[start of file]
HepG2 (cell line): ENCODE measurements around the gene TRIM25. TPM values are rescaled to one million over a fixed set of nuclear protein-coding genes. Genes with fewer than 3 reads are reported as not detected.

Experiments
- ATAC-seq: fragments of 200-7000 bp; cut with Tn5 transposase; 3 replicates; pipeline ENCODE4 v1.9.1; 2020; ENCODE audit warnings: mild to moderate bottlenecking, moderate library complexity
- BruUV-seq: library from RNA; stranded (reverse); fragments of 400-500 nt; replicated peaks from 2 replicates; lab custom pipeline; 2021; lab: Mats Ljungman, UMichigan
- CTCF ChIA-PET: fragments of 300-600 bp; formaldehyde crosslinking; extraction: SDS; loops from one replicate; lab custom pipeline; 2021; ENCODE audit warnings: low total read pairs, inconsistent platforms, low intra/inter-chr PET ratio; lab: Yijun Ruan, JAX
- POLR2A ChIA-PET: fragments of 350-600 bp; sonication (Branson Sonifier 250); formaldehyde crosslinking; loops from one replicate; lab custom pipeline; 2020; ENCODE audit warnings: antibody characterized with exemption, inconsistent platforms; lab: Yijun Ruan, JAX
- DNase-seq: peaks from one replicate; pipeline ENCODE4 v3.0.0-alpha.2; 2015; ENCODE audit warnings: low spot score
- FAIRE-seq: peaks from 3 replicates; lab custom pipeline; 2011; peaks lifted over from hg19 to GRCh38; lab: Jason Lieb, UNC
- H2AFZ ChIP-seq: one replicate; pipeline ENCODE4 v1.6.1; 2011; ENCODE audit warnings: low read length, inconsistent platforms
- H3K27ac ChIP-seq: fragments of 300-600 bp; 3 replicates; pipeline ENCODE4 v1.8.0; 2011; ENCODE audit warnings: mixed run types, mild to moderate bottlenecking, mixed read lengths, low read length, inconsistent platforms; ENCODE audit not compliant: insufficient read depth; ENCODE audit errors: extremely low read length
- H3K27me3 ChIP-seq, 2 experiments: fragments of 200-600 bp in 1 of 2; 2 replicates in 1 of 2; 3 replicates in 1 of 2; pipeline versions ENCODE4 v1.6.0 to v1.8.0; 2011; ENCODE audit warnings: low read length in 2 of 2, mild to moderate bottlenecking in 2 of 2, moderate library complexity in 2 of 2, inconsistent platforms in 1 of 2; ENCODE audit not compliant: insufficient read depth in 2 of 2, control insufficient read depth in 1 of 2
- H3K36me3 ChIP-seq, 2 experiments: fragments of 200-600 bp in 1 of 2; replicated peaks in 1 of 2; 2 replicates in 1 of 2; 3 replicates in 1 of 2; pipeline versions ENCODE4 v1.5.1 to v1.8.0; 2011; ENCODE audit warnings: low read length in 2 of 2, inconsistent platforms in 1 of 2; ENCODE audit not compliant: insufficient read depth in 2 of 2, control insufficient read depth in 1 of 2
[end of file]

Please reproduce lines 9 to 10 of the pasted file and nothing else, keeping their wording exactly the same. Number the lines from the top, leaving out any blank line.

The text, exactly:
- H2AFZ ChIP-seq: one replicate; pipeline ENCODE4 v1.6.1; 2011; ENCODE audit warnings: low read length, inconsistent platforms
- H3K27ac ChIP-seq: fragments of 300-600 bp; 3 replicates; pipeline ENCODE4 v1.8.0; 2011; ENCODE audit warnings: mixed run types, mild to moderate bottlenecking, mixed read lengths, low read length, inconsistent platforms; ENCODE audit not compliant: insufficient read depth; ENCODE audit errors: extremely low read length